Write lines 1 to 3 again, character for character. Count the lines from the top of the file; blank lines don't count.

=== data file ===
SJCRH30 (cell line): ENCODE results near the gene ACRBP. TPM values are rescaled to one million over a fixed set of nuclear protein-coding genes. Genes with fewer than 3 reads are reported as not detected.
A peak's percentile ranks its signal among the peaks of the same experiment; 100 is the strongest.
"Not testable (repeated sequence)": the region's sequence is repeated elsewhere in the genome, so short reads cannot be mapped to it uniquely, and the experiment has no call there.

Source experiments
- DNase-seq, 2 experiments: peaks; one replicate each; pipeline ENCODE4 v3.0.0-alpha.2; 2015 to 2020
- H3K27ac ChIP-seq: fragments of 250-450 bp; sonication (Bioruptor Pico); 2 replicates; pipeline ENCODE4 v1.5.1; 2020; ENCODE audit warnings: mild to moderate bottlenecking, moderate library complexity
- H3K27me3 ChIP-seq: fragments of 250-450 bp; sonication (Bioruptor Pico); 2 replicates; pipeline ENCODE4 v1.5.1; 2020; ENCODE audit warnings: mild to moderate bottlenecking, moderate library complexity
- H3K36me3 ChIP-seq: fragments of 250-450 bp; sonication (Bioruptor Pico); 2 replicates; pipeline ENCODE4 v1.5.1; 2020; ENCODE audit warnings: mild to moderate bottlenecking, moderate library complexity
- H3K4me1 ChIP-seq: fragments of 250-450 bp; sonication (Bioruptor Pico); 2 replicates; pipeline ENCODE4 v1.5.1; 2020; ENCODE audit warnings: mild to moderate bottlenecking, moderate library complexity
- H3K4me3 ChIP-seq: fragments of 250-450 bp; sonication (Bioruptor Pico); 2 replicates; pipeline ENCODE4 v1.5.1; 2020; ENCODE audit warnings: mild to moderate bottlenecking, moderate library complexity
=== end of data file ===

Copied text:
SJCRH30 (cell line): ENCODE results near the gene ACRBP. TPM values are rescaled to one million over a fixed set of nuclear protein-coding genes. Genes with fewer than 3 reads are reported as not detected.
A peak's percentile ranks its signal among the peaks of the same experiment; 100 is the strongest.
"Not testable (repeated sequence)": the region's sequence is repeated elsewhere in the genome, so short reads cannot be mapped to it uniquely, and the experiment has no call there.